A qualitative investigation of the attitudes and practices of farmers and veterinarians in Wales regarding anthelmintic resistance in cattle


Anthelmintic resistance
Attitudes and opinions
Semi-structured interviews
Social science

How to Cite

Charlton, K., & Robinson, P. A. (2020). A qualitative investigation of the attitudes and practices of farmers and veterinarians in Wales regarding anthelmintic resistance in cattle. Veterinaria Italiana, 55(4), 327-337. https://doi.org/10.12834/VetIt.1848.9845.3


Despite the importance of stakeholder practices in the potential development of anthelmintic resistance (AR) in livestock, there is a lack of qualitative research examining the attitudes and behaviours of anthelmintic end users and their professional advisors. Given the increasing importance of developing anthelmintic resistance patterns in cattle, and the need to avoid AR in cattle developing to the same extent as it has in sheep, the objective of this qualitative study was therefore to assess the factors affecting anthelmintic product choice and usage, and awareness and attitudes towards AR in cattle in north Wales. Twelve semi-structured face-to-face interviews were conducted with nine cattle farmers and three veterinarians. Farmer knowledge and engagement with the issue of AR in cattle in this study was low. A lack of perceived threat was apparent, with only a demonstrable problem at farm level the likely incentive to change future worming protocols and practice. Cost had a very prominent influence on anthelmintic product choice, but importance was also given to product recommendations from social farming networks and other non-veterinary advisory sources. A more proactive approach should be taken to raise farmers’ and veterinarians’ awareness of increasing levels of AR in cattle and improve anthelmintic governance.


Adam C.J.M., Ducrot C.P.M., Paul M.C. & Fortané N. 2017. Autonomy under contract: the case of traditional free-range poultry farmers. Rev Agric Food Environ Stud, 98, 55-74.

Aronowitz R.A. 1991. Lyme disease: the social construction of a new disease and its social consequences. Millbank Quart, 69, 79-112.

Baiak B.H.B., Lehnen C.R. & Rocha R.A.D. 2018. Anthelmintic resistance in cattle: a systematic review and meta-analysis. Livest Sci, 217, 127-135.

Bell N.J., Main D.C.J., Whay H.R., Knowles T.G., Bell M.J. & Webster A.J.F. 2006. Herd health planning: farmers' perceptions in relation to lameness and mastitis. Vet Rec, 159, 699-705.

Bellet C. 2018. Change it or perish? Drug resistance and the dynamics of livestock farm practices. J Rural Stud, 63, 57-64.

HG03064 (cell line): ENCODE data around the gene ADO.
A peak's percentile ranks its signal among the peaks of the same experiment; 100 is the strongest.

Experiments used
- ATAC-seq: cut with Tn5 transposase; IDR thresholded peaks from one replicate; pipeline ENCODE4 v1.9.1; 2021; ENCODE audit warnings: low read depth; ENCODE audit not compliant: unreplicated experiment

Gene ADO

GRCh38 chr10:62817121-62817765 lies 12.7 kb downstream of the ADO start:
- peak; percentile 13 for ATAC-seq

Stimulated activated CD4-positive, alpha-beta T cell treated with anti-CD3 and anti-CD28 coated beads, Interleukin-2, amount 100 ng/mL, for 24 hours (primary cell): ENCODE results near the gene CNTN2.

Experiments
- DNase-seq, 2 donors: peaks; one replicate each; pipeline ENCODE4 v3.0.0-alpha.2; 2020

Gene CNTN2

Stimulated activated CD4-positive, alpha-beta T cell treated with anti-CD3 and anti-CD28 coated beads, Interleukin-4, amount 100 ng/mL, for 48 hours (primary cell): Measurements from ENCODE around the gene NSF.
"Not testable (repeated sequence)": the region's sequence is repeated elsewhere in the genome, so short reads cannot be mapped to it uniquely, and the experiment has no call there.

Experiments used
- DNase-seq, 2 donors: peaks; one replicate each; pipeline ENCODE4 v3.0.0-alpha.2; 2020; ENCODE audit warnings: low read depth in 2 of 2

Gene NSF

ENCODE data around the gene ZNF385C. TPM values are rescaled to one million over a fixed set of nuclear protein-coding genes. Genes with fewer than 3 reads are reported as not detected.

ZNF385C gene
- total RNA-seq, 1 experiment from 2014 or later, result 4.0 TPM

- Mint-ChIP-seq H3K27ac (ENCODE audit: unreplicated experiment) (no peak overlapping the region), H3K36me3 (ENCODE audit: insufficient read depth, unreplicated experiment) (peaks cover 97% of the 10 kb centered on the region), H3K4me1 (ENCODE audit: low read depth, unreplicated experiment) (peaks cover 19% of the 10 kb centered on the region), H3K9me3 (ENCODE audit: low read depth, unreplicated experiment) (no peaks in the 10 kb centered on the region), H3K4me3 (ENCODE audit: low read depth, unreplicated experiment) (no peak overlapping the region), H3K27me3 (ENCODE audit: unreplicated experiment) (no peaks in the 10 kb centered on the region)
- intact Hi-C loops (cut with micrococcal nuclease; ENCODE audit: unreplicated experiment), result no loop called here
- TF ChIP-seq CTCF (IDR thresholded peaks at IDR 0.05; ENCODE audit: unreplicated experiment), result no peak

BVA. 2017. Should SQPs prescribe anthelmintics for livestock? Vet Rec, 181, 670. BVA 2018. UK’s leading veterinary body debunks link between canine autism and vaccination. https://www.bva.co.uk/news-campaigns-and-policy/newsroom/news-releases/uk-s-leading-veterinary-body-debunks-link-between-canine-autism-and-vaccination/. Accessed on 11 March 2019.

Charlier J., De Waele V., Ducheyne E., van der Voort M., Vande Velde F. & Claerebout E. 2016. Decision making on helminths in cattle: diagnostics, economics and human behaviour. Irish Vet J, 69, 14. doi: 10.1186/s13620-016-0073-6.

Chenais E. & Fischer K. 2018. Increasing the local relevance of epidemiological research: situated knowledge of cattle disease among Basongora pastoralists in Uganda. Front Vet Sci, 5, 119. doi: 10.3389/fvets.2018.00119.

Clémence B., Fortané N., Calavas D., Leblond A. & Gay E. 2018. Why do veterinarians ask for antimicrobial susceptibility testing? A qualitative study exploring determinants and evaluating impact of antibiotic reduction policy. Prev Vet Med, 159, 123-134.

Cristel S., Fiel C., Anziani O., Descarga C., Cetrá B., Romero J., Fernández S., Entrocasso C., Lloberas M., Medus D. & Steffan P. 2017. Anthelmintic resistance in grazing beef cattle in central and northeastern areas of Argentina – An update. Vet Parasitol: Reg Studies and Reps, 9, 25-28.

Curtis S., Gesler W., Smith G. & Washburn S. 2000. Approaches to sampling and case selection in qualitative research: examples in the geography of health. Soc Sci Med, 50, 1001-1014.

DEFRA (2018) Farming Statistics – Provisional crop areas, yields and livestock populations at June 2018 – United Kingdom. Available at: https://assets.publishing.service.gov.uk/government/uploads/system/uploads/attachment_data/file/747210/structure-jun2018prov-UK-11oct18.pdf. Accessed on 29 April 2019.

De Graef J., Claerebout E. & Geldhof P. 2013. Anthelmintic resistance of gastrointestinal cattle nematodes. Flem Vet J, 82, 113-123.

Easton S., Bartley D.J., Hotchkiss E., Hodgkinson J.E., Pinchbeck G.L. & Matthews J.B. 2016a. Use of a multiple choice questionnaire to assess UK prescribing channels’ knowledge of helminthology and best practice surrounding anthelmintic use in livestock and horses. Prev Vet Med, 128, 70-77.

Easton S., Pinchbeck G.L., Bartley D.J., Hotchkiss E., Hodgkinson J.E. & Matthews J.B. 2016b. A survey of UK prescribers’ experience of, and opinions on, anthelmintic prescribing practices for livestock and equines. Prev Vet Med, 134, 69-81.

Easton S., Pinchbeck G.L., Bartley D.J., Hodgkinson J.E. & Matthews J.B. 2018. A survey of experiences of UK cattle and sheep farmers with anthelmintic prescribers: are best practice principles being deployed at farm level? Prev Vet Med, 155, 27-37.

Flick U. 2014. Triangulation. In An introduction to qualitative research. Sage: Los Angeles, London, New Delhi, Singapore & Washington DC. 182-192.

Gasbarre L.C. 2014. Anthelmintic resistance in cattle nematodes in the US. Vet Parasitol, 204, 3-11.

George M.M., Paras K.L., Howell S.B. & Kaplan R.M. 2017. Utilization of composite fecal samples for detection of anthelmintic resistance in gastro intestinal nematodes if cattle. Vet Parasitol, 240, 24-29.

Glaser B.G. & Strauss A.L. 2008. The discovery of grounded theory: strategies for qualitative research. Aldine Transaction, New Brunswick and London.Glossop C. 2013. Tackling TB and other challenges in Wales. Vet Rec, 172, 199-200.